Summary of Financial Education, Savings and Investments

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Financial Education, Savings and Investments summary
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Rating

7

Qualities

  • Applicable

Recommendation

Consumers all over the world resist saving money. Economists Sue Lewis of the UK Treasury and Flore-Anne Messy of the Organisation for Economic Co-operation and Development, delve into why people won’t save and what governments can do to change this habit. By digging into surveys and literature, the authors learned how the 2008 financial crisis affected consumers, why some people are more motivated to save and why most people aren’t saving enough. The authors examine changes in financial products and show how technology is both an impediment to and an enabler of savings. This paper is accessible enough for anyone who wants to understand the public’s financial behavior – so some conclusions may seem obvious to financial insiders – but nonetheless, it is technically developed and in-depth enough to satisfy the cognoscenti. getAbstract recommends this insightful overview to economists, policymakers and those whose work demands that they be sensitive to consumer behavior.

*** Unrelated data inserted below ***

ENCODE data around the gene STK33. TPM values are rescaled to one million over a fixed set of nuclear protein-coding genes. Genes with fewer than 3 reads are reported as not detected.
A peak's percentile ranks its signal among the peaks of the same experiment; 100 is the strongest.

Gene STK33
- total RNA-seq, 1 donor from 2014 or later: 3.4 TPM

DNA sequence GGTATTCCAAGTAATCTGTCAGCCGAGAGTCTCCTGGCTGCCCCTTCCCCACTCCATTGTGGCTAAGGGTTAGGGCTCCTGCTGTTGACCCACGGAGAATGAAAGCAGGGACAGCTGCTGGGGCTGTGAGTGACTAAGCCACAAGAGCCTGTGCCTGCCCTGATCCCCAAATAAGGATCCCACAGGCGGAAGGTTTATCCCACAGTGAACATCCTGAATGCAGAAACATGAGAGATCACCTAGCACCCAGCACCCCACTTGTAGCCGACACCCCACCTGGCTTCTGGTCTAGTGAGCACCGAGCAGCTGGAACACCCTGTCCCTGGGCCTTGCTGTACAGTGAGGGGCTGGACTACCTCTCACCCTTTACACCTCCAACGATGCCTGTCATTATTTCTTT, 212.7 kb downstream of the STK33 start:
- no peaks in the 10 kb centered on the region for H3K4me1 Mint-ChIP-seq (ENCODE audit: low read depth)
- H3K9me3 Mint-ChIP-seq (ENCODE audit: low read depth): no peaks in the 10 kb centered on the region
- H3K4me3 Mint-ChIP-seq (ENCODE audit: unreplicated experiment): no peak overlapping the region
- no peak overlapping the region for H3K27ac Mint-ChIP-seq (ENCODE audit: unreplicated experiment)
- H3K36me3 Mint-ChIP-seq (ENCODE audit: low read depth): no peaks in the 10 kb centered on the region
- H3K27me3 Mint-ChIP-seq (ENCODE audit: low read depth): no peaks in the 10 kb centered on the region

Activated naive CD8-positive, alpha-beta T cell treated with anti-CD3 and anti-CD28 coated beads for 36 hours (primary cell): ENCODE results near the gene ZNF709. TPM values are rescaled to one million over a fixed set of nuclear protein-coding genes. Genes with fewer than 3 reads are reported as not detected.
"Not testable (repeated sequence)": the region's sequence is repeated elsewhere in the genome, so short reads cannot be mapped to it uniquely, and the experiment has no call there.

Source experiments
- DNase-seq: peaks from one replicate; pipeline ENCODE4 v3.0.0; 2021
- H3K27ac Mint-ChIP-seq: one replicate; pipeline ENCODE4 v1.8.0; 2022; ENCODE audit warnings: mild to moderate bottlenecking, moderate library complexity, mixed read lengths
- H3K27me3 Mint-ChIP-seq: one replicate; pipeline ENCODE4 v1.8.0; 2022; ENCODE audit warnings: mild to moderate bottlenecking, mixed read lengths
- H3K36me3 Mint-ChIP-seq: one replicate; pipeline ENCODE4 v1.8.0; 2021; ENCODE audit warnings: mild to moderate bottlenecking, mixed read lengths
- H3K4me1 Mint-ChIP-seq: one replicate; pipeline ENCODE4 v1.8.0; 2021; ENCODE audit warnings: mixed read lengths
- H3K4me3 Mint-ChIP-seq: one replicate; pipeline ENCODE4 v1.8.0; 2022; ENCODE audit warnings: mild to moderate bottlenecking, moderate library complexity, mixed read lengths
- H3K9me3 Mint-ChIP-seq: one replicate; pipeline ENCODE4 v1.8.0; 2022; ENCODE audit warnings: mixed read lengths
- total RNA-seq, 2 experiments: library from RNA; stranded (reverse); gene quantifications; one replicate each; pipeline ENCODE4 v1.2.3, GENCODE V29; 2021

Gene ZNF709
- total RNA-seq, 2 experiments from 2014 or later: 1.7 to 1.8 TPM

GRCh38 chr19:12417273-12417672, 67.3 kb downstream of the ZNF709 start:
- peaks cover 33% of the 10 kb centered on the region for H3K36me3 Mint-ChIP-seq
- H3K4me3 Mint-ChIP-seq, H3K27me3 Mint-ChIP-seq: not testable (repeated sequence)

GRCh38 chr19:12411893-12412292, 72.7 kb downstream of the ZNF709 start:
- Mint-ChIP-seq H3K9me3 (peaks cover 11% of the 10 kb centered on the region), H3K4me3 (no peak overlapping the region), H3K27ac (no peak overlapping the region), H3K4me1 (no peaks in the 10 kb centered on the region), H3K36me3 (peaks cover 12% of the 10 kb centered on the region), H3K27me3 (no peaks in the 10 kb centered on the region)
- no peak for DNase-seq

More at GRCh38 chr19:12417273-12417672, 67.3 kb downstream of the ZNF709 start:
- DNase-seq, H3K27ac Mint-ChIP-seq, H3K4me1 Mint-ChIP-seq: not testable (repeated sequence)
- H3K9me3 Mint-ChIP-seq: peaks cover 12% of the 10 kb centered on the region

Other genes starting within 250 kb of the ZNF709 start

About the Authors

Sue Lewis is head of savings and investments in the UK Treasury and Flore-Anne Messy is an administrator in the OECD’s Directorate for Financial and Enterprise.

 

Summary

Savers Versus Spenders

People who save money fare better in economic downturns and after a job loss and are equipped to handle unplanned costs instead of relying on credit to make ends meet. Those who save are more likely to work for themselves and to take advantage of educational opportunities. Savers benefit their economies because savings provide banks with money to loan and invest.

People can chose among a variety of vehicles for saving money, such as traditional savings accounts, “complex investments” and investments in real estate. Some ways to save are better for short-term goals and “income smoothing” – bridging occasional gaps in expenses and income – while others are better for meeting long-term goals, such as retirement. People who don’t save tend to use credit to smooth income gaps or meet unexpected costs. Since the financial crisis, credit is more difficult to obtain, so those who rely on it in a pinch may face difficulties.

In the wake of the 2008 financial crisis, “savings and investment products” have grown more complex, more opaque and more difficult to deploy. These products transfer greater risk and responsibility to confused and frustrated...


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